Skip to Content

Ditropan Side Effects

Generic Name: oxybutynin

Note: This page contains information about the side effects of oxybutynin. Some of the dosage forms included on this document may not apply to the brand name Ditropan.

For the Consumer

Applies to oxybutynin: oral syrup, oral tablet, oral tablet extended release

In addition to its needed effects, some unwanted effects may be caused by oxybutynin (the active ingredient contained in Ditropan). In the event that any of these side effects do occur, they may require medical attention.

Severity: Major

You should check with your doctor immediately if any of these side effects occur when taking oxybutynin:

  • Eye pain
  • skin rash or hives

If any of the following symptoms of overdose occur while taking oxybutynin, get emergency help immediately:

Symptoms of overdose:
  • Clumsiness or unsteadiness
  • confusion
  • convulsions
  • dizziness
  • drowsiness (severe)
  • fainting
  • fast, slow, or irregular heartbeat
  • fever
  • flushing or redness of the face
  • hallucinations (seeing, hearing, or feeling things that are not there)
  • troubled breathing
  • unusual excitement, nervousness, restlessness, or irritability

Severity: Minor

Some of the side effects that can occur with oxybutynin may not need medical attention. As your body adjusts to the medicine during treatment these side effects may go away. Your health care professional may also be able to tell you about ways to reduce or prevent some of these side effects. If any of the following side effects continue, are bothersome or if you have any questions about them, check with your health care professional:

More common:
  • Acid or sour stomach
  • belching
  • decreased sweating
  • diarrhea
  • difficulty having a bowel movement (stool)
  • drowsiness
  • dryness of the eyes, mouth, nose, or throat
  • heartburn
  • indigestion
  • runny nose
  • stomach discomfort, upset, or pain
Less common or rare:
  • Blurred vision
  • decreased flow of breast milk
  • decreased sexual ability
  • difficulty in swallowing
  • feeling of warmth or heat
  • headache
  • increased sensitivity of the eyes to light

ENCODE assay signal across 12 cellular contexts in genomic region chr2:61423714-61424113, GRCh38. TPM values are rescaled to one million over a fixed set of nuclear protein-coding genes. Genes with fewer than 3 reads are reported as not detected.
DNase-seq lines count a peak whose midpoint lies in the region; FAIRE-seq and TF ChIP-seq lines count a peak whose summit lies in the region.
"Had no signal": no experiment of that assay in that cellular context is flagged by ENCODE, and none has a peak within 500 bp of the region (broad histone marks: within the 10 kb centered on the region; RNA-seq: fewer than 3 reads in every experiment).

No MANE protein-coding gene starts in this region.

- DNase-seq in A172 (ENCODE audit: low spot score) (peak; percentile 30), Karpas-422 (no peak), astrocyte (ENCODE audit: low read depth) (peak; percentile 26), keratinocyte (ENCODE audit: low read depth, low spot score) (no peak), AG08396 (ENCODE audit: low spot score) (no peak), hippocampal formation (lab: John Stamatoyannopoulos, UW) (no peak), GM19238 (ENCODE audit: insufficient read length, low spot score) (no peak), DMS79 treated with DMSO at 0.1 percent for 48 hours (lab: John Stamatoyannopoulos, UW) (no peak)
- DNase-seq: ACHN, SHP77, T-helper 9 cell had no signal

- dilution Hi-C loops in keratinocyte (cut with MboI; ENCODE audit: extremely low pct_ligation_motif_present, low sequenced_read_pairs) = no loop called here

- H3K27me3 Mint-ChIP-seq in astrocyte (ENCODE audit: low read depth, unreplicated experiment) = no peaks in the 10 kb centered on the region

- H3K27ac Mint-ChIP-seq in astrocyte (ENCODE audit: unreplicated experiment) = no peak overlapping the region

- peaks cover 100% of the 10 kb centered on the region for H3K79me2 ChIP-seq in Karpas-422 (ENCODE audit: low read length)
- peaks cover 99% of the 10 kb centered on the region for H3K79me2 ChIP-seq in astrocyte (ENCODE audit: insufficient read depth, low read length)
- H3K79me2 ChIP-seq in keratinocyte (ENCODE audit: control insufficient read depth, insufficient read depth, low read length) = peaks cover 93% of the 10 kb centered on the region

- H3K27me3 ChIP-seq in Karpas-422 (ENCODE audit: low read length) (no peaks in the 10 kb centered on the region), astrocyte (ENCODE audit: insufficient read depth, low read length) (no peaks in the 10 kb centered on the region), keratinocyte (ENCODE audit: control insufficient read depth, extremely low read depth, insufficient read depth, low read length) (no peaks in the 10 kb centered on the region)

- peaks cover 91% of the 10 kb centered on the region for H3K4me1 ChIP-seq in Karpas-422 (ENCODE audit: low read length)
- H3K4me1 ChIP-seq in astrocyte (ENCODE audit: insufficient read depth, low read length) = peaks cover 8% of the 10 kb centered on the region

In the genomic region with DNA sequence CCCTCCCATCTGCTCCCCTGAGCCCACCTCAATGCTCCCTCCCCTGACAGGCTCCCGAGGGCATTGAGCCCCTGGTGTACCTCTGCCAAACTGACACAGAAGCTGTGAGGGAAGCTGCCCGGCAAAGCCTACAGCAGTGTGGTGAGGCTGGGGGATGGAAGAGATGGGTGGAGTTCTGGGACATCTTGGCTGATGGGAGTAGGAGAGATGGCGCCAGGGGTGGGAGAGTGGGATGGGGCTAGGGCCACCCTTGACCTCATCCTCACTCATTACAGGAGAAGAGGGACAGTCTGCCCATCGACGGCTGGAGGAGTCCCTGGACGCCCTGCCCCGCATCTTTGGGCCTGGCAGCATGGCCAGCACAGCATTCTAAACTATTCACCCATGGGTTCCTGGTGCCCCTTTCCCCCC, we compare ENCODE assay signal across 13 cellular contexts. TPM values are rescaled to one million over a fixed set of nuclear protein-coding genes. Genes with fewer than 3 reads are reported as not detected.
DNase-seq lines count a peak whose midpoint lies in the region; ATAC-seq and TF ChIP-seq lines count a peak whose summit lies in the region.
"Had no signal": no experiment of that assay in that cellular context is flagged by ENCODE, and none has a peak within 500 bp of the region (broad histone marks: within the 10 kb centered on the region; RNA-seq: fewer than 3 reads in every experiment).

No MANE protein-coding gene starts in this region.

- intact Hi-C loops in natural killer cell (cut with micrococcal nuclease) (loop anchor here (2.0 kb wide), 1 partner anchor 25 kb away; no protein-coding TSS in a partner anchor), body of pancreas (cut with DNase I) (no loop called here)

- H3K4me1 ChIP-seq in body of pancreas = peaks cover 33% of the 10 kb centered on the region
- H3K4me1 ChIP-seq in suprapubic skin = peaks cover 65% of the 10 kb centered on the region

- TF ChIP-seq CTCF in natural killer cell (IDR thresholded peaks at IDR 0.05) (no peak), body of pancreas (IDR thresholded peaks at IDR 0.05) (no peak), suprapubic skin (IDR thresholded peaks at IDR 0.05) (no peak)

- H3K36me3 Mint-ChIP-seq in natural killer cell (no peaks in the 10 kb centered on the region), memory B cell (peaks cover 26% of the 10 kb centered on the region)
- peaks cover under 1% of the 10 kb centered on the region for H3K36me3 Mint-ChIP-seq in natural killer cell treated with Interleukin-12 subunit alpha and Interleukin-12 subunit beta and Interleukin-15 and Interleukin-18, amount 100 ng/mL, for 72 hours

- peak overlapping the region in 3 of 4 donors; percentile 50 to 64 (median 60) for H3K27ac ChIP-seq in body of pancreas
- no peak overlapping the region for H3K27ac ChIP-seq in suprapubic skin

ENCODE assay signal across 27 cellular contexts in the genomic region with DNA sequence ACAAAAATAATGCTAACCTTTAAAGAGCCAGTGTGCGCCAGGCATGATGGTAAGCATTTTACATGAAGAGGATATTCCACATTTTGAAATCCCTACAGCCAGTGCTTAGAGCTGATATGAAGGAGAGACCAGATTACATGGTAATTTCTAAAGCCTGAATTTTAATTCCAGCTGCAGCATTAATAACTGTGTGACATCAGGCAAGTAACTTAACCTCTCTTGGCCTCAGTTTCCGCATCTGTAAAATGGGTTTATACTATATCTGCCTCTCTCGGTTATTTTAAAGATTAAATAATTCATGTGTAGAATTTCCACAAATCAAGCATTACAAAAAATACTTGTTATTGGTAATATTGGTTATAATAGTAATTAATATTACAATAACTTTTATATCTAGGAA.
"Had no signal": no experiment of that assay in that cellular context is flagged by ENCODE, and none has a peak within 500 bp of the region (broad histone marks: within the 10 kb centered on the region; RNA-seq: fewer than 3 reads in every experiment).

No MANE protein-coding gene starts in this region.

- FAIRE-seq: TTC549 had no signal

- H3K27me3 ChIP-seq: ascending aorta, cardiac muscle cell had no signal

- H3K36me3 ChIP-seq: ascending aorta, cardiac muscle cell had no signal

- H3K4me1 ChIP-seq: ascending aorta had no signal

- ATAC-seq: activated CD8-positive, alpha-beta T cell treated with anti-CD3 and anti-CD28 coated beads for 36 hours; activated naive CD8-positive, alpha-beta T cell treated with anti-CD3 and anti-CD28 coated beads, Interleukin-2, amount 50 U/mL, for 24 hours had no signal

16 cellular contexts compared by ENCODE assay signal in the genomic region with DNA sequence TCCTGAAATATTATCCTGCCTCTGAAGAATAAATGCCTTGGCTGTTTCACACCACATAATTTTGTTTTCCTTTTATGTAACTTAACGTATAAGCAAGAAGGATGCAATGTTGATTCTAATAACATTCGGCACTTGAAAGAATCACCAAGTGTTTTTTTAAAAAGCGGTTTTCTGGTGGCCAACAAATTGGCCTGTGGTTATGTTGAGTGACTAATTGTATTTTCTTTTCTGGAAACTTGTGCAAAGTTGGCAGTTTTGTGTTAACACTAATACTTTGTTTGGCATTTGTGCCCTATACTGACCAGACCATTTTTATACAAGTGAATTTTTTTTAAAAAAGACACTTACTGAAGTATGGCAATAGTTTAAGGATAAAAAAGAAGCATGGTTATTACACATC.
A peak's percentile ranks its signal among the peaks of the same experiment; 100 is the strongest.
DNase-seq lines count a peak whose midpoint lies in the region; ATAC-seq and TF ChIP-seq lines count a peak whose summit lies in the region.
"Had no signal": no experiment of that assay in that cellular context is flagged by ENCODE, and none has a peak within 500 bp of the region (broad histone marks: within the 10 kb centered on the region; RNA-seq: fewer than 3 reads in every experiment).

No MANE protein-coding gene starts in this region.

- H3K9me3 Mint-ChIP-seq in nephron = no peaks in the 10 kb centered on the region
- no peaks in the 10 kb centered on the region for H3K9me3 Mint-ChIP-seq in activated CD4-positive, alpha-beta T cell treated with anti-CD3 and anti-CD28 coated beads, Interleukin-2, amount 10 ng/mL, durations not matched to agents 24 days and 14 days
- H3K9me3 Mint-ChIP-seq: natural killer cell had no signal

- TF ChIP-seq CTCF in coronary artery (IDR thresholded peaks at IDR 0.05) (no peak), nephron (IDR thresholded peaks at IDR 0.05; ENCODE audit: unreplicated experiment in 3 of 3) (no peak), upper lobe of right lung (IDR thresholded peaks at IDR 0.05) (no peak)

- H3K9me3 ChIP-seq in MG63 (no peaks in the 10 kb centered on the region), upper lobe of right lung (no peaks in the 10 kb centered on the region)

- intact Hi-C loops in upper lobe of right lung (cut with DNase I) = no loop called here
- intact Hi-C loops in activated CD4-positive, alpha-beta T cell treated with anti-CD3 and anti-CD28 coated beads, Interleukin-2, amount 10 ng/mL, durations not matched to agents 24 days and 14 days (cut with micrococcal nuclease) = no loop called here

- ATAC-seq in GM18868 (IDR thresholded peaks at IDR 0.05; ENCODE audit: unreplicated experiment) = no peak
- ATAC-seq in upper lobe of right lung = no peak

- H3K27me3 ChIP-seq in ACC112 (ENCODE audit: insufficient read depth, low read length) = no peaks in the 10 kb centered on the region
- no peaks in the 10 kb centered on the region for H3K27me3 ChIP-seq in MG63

• nausea or vomiting
  • trouble with sleeping
  • unusual tiredness or weakness
Incidence not known: - Observed during clinical practice with oxybutynin; estimates of frequency cannot be determined
  • Bloating or swelling of the face, arms, hands, lower legs, or feet
  • decreased interest in sexual intercourse
  • inability to have or keep an erection
  • loss in sexual ability, desire, drive, or performance
  • rapid weight gain
  • tingling of the hands or feet
  • unusual weight gain or loss

For Healthcare Professionals

Applies to oxybutynin: oral syrup, oral tablet, oral tablet extended release, transdermal film extended release, transdermal gel

Nervous system

Very common (10% or more): Dizziness, somnolence
Common (1% to 10%): Headache, confusion, insomnia, nervousness, convulsions, dysgeusia
Frequency not reported: Heat stroke, paralysis, coma, CNS excitation[Ref]


Reports of moderate to severe dry mouth was significantly lower in the group of people taking oxybutynin (the active ingredient contained in Ditropan) extended-release form in a study, at the same daily dose, comparing it to oxybutynin immediate-release. The reported incidence of dry mouth with the extended-release formulation is lower with the use of lower daily doses.

Dry mouth has been mentioned as the primary reason given by patients for discontinuation of therapy.[Ref]

Very common (10% or more): Dry mouth, constipation, nausea
Common (1% to 10%): Dyspepsia, diarrhea, flatulence, vomiting, decreased GI motility, loose stools, aptyalism, eructation, tongue coated, gastroesophageal reflux, abdominal pain, taste perversion
Uncommon (0.1% to 1%): Dysphagia, frequent bowel movements
Frequency not reported: Taste perversion[Ref]


Common (1% to 10%): Palpitations, peripheral edema, tachycardia, vasodilation, hypertension, chest pain
Uncommon (0.1% to 1%): Hot flush
Rare (less than 0.1%): Chest discomfort
Frequency not reported: Hypotension
Postmarketing reports: QT interval prolongation, arrhythmia, flushing[Ref]


Very common (10% or more): Pruritus with transdermal system
Common (1% to 10%): Decreased sweating, dry skin, rash, pruritus
Frequency not reported: Application site vesicles, macules, burning, rash, and erythema with transdermal system.[Ref]


Very common (10% or more): Impaired urination, urinary tract infections
Common (1% to 10%): Increased post void retention, urinary retention, impotence, urinary hesitancy, dysuria, pollakiuria
Frequency not reported: Dysuria, cystitis, aggravation of symptoms of prostatic hypertrophy[Ref]


Postmarketing reports: Suppression of lactation[Ref]


Uncommon (0.1% to 1%): Anorexia, fluid retention, increased blood glucose
Frequency not reported: Dehydration, aggravation of hyperthyroidism symptoms[Ref]


Very common (10% or more): Blurred vision
Common (1% to 10%): Cycloplegia, dry eyes, mydriasis, keratoconjunctivitis sicca, eye irritation
Frequency not reported: Acute angle closure glaucoma, amblyopia, decreased lacrimation
Postmarketing reports: Glaucoma[Ref]


Common (1% to 10%): Rhinitis, bronchitis, nasal dryness, oropharyngeal pain, cough, dry throat, sinus/nasal congestion, hoarseness, asthma, dry nasal and sinus mucous membranes
Uncommon (0.1% to 1%): Dysphonia
Frequency not reported: Upper respiratory tract infections, sinusitis, bronchitis, pharyngitis, respiratory failure[Ref]


Common (1% to 10%): Asthenia, back pain, arthralgia, pain in extremity, flank pain